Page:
by Roxana Rivera
32BJ Vice President, District 615
Originally published in Commonwealth Magazine
The Boston office market is booming. Multinational pharmaceutical companies continue to expand, top students continue to flock to world-class higher education institutions, and cutting-edge tech companies and new start-ups show the world that Massachusetts is the place to invest. Our economy is strong, but far too many hardworking men and women in the area still struggle to make ends meet.
Boston, a city of wealth and innovation, is also the most unequal city in America. People in the top 5 percent make 18 times as much as households in the bottom 20 percent. Nearly half of all Bostonians still make less than $35,000 a year and opportunities for those at the bottom continue to slip away.
That’s why more than 15,000 office cleaners and property service workers who clean, maintain, and protect the buildings at the heart of our growing economy are fighting together for a fair contract. The janitors who clean the shiny skyscrapers downtown and the security officers who make sure students are safe in some of the most prestigious colleges in the world demand what most people take for granted: a fair wage; an opportunity to work enough hours to be able to support their families; decent health care.
In the commercial office world opportunity means having access to much needed full-time jobs – that market is primarily made up of part-time jobs. Far too often, employers deliberately part-time what could be full-time, decent jobs in order to avoid their responsibility of paying health care for their workers. When this happens, workers either lose income or take on multiple part-time jobs and spend less time with their families and in their communities. Stitching together part-time positions, one of which is usually a minimum wage job, is stressful and taxing on health, families, and communities.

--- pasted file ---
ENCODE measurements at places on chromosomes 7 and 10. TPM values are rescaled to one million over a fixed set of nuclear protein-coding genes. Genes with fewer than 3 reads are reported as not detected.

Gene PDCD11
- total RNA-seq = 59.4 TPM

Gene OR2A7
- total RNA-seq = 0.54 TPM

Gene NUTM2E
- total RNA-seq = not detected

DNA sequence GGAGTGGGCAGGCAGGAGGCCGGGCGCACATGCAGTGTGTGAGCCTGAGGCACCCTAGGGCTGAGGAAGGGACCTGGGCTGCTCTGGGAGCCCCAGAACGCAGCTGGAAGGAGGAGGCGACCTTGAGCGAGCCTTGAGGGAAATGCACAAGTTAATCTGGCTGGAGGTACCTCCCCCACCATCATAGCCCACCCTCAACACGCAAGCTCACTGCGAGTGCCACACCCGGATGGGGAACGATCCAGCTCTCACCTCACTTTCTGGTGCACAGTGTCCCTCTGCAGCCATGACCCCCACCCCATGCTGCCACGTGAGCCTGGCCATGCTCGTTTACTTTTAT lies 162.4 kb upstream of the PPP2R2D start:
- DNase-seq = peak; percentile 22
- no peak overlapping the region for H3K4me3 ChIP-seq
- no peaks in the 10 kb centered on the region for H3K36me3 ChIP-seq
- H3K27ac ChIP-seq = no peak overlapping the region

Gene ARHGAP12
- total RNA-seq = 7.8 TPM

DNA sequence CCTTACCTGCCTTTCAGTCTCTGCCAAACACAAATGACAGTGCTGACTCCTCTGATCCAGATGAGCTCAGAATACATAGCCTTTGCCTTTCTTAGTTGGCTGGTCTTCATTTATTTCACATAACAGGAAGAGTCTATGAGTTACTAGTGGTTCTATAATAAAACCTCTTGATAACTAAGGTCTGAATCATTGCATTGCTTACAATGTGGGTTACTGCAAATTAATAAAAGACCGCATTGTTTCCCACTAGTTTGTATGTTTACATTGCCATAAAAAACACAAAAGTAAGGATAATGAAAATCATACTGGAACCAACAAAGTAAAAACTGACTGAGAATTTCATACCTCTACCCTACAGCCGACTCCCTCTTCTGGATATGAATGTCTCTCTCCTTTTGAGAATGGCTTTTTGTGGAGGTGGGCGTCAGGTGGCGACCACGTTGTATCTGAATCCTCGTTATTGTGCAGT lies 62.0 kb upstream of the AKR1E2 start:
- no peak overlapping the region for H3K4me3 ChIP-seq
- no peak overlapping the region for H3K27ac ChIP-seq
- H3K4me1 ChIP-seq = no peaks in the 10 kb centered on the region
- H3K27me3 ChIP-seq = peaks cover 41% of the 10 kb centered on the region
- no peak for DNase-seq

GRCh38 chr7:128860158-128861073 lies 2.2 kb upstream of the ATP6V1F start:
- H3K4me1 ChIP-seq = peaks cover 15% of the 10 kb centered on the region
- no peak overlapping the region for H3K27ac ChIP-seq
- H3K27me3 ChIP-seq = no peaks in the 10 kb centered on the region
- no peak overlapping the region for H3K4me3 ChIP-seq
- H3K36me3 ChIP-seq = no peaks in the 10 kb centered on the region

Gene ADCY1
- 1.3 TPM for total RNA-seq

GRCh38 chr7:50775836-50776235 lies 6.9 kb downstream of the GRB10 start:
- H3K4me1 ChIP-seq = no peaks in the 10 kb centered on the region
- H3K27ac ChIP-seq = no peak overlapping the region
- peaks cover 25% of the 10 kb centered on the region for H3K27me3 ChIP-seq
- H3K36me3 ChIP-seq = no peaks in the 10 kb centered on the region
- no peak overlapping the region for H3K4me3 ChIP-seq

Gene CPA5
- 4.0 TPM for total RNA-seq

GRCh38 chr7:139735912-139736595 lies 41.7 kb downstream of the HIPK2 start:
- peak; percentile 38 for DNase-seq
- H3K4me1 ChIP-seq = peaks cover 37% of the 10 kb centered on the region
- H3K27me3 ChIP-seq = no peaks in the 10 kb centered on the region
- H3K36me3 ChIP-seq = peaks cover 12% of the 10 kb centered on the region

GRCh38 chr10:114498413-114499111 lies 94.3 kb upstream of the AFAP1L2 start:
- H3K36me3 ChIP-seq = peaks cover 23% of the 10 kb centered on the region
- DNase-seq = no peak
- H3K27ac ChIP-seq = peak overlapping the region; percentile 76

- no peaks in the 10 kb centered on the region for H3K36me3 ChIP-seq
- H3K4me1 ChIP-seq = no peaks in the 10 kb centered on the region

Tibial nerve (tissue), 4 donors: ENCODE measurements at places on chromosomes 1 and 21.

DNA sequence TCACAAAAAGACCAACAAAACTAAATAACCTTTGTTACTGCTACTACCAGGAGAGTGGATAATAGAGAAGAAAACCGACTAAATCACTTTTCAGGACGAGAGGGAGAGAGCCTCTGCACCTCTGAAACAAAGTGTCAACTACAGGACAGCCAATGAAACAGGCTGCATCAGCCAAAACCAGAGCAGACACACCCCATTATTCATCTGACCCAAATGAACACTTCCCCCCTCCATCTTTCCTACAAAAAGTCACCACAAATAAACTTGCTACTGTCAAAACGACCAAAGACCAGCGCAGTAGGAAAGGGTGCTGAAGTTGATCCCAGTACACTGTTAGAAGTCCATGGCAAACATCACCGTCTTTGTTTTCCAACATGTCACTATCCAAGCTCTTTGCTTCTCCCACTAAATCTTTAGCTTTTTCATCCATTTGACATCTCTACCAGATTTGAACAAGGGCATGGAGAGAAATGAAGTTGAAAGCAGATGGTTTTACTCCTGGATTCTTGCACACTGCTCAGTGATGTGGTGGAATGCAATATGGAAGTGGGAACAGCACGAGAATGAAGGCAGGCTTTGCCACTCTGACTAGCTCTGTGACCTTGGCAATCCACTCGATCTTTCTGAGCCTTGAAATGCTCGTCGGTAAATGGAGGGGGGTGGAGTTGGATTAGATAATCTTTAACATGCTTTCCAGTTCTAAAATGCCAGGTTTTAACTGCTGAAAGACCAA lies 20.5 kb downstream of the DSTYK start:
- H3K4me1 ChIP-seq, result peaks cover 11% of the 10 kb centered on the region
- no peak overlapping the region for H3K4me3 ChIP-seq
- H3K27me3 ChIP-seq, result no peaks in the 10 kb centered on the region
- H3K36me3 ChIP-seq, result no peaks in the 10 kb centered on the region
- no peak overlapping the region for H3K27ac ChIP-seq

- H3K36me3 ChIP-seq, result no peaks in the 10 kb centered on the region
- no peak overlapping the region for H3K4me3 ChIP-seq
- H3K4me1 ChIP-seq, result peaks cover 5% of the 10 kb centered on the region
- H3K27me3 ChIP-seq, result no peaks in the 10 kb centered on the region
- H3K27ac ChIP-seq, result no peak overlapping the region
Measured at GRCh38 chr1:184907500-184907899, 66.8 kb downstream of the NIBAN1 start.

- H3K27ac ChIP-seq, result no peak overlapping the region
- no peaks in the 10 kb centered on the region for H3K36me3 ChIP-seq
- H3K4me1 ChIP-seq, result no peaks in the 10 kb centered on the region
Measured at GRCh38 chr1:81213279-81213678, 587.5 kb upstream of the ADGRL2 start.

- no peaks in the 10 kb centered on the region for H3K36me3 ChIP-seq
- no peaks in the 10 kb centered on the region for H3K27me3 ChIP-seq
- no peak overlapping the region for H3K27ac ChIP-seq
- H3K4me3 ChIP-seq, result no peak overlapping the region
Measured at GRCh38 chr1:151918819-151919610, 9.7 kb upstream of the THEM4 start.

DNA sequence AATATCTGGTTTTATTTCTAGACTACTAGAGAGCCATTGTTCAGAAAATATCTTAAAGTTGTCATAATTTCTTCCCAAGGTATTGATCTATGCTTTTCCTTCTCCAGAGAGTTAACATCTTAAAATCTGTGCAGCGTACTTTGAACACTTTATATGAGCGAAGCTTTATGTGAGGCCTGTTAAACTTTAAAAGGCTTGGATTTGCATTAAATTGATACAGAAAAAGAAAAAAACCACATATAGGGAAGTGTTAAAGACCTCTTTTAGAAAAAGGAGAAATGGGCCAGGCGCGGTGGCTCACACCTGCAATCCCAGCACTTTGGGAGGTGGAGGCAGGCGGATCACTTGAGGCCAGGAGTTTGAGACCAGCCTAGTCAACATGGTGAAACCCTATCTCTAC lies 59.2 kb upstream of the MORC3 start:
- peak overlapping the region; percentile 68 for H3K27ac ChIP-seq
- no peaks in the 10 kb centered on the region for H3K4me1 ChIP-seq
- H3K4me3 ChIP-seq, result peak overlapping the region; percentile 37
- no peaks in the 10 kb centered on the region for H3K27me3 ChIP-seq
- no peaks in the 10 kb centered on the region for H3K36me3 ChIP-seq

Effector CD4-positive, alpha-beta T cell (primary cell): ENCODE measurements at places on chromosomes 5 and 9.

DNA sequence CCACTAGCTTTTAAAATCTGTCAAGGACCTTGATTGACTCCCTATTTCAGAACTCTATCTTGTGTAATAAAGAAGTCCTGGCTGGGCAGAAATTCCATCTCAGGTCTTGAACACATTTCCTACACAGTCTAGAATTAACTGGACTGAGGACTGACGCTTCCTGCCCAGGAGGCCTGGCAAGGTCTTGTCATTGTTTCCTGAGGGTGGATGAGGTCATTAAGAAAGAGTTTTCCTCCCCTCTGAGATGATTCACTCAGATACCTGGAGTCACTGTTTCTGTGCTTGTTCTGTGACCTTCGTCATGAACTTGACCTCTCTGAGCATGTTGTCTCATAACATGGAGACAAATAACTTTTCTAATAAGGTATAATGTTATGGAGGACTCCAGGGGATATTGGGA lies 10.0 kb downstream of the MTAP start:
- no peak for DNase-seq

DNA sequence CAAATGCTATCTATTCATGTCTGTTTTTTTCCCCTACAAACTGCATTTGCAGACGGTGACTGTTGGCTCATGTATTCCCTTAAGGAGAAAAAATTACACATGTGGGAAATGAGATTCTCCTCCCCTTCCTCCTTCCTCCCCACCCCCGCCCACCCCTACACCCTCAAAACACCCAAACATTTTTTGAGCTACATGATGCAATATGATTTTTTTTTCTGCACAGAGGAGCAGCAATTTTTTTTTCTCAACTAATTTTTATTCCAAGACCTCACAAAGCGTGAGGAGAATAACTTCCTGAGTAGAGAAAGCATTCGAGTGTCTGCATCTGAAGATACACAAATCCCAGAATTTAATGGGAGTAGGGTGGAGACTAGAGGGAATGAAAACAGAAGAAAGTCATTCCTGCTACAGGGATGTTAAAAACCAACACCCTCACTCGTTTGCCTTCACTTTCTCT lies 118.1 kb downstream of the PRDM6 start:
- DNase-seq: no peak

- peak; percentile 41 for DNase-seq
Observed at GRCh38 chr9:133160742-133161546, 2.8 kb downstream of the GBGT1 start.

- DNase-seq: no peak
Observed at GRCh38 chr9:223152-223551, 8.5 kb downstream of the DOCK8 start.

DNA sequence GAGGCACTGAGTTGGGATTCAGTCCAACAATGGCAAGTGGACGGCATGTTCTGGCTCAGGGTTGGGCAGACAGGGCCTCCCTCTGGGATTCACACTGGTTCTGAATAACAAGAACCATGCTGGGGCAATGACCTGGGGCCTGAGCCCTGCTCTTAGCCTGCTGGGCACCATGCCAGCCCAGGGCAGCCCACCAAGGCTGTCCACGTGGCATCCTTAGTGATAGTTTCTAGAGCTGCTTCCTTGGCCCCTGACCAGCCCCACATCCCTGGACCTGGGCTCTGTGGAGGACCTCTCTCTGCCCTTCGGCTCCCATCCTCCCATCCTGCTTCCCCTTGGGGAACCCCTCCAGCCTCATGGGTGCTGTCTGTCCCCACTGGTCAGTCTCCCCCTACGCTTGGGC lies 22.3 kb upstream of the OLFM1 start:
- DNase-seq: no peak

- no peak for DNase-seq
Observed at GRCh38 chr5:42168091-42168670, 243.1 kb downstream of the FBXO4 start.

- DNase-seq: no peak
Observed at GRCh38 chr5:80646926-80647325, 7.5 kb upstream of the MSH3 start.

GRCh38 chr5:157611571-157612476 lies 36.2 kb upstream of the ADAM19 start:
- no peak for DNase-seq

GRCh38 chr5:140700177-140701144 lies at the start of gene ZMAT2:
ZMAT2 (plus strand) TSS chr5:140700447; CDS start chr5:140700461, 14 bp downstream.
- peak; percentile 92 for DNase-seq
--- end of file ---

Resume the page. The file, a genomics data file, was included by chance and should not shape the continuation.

People like José Reina, who for 14 years was forced to work two low-wage jobs to put food on the table, enduring long commutes and spending little time at home. Thankfully, last year José found a full-time union job where he is paid a decent wage and offered quality employer-paid health care.
This shirking of responsibility on the part of employers is not only unfair but a burden to us all. Employers pass hundreds of millions of dollars onto taxpayers through Medicaid spending and other social support services when they splice up work and create fragmented part-time jobs.
Most of us want to believe that the promise of America is for everyone. The thousands of men and women who clean, maintain, and protect office buildings and college campuses in Massachusetts and Rhode Island believe in that promise. But they know that without a fair contract that promise won’t be fulfilled, and that dream could turn into a nightmare. Mothers and fathers, sisters and brothers, immigrants from around the world, and hardworking old-timers. Hardworking Americans deserve to make more than a decent living – we deserve a decent life.